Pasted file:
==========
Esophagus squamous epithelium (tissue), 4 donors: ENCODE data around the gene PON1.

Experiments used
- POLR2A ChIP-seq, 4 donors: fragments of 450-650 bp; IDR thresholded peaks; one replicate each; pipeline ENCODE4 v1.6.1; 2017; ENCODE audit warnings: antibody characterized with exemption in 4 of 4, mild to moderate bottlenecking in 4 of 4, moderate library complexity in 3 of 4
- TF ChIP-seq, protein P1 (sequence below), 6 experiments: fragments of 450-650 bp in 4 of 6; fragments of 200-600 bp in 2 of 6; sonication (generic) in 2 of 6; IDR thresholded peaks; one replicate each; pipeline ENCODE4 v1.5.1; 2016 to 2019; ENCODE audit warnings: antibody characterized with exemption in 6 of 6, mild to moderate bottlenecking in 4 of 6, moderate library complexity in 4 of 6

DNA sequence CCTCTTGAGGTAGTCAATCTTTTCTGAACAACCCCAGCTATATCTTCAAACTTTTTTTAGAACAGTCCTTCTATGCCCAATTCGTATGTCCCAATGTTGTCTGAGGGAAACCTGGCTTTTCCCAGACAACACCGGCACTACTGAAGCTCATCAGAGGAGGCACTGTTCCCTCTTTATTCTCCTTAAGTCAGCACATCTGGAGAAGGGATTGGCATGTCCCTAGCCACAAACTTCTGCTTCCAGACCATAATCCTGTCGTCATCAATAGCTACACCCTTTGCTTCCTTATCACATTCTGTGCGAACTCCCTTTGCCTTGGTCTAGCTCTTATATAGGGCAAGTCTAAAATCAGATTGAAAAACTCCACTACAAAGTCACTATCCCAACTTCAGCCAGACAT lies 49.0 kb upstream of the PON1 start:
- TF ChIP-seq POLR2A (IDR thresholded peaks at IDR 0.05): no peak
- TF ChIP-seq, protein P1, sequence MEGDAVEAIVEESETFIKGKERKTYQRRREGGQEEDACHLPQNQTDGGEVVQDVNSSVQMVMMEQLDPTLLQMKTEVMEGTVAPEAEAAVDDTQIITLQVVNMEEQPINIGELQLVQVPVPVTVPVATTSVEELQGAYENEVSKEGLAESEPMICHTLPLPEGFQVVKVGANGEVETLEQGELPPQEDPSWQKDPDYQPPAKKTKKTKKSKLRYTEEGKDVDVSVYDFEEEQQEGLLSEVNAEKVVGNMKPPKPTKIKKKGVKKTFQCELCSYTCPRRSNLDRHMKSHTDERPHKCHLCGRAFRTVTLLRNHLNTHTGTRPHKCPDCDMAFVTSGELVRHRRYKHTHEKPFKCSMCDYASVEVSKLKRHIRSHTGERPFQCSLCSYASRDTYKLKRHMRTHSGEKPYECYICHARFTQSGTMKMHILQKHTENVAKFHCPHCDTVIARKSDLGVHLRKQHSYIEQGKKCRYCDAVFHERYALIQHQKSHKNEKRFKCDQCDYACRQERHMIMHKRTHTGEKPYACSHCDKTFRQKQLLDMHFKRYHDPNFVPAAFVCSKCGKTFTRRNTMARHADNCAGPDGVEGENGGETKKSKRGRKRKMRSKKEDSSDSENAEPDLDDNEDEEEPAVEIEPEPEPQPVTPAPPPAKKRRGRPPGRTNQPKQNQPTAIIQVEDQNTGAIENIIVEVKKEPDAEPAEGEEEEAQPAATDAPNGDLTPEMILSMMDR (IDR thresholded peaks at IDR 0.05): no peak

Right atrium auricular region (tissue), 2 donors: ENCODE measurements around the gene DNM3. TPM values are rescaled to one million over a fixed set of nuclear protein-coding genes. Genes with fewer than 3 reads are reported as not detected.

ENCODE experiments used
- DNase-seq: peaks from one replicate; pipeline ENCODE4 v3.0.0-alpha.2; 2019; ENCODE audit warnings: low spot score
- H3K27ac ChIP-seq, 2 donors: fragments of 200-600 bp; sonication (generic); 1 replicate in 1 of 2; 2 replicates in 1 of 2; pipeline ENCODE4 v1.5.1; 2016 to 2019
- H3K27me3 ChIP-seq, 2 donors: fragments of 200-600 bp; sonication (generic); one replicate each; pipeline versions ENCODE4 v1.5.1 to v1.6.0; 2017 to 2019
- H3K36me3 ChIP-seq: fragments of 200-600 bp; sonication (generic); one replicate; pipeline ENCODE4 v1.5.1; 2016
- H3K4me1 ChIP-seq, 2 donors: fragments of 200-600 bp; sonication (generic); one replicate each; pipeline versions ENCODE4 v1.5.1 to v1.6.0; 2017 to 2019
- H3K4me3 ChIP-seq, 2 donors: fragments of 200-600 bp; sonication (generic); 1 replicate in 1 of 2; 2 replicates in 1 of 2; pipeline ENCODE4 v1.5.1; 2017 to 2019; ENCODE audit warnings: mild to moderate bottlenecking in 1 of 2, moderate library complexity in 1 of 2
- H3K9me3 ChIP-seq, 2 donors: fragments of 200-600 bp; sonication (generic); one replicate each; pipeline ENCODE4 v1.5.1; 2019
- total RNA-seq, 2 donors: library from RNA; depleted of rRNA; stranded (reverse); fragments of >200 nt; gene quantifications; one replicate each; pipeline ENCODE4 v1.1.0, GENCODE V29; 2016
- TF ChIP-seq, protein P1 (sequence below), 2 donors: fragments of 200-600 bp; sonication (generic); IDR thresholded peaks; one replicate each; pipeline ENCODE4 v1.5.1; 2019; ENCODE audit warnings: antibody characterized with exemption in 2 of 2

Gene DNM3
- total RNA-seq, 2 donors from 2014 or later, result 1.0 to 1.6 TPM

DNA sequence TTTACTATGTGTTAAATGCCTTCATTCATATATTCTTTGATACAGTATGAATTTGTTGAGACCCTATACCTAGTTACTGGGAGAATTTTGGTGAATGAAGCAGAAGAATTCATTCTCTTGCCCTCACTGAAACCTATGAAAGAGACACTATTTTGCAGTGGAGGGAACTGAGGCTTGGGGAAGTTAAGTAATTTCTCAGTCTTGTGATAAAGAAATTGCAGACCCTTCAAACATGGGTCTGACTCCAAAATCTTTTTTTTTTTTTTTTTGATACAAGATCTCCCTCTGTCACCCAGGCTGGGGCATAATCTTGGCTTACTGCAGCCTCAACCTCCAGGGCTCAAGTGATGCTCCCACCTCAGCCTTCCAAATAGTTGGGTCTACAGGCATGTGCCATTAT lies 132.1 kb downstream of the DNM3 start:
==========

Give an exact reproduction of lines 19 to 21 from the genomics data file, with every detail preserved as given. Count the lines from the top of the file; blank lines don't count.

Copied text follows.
Gene DNM3
- total RNA-seq, 2 donors from 2014 or later, result 1.0 to 1.6 TPM

DNA sequence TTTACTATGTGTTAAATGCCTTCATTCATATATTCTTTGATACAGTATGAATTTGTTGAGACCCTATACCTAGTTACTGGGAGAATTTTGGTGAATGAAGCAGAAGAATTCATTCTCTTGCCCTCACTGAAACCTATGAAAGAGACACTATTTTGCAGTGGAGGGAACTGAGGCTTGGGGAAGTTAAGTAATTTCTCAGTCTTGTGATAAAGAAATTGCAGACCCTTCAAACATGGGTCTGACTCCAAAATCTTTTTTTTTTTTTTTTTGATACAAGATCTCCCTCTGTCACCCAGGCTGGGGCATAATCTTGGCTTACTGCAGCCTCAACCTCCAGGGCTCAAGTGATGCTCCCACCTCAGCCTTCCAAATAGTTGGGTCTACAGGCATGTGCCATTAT lies 132.1 kb downstream of the DNM3 start: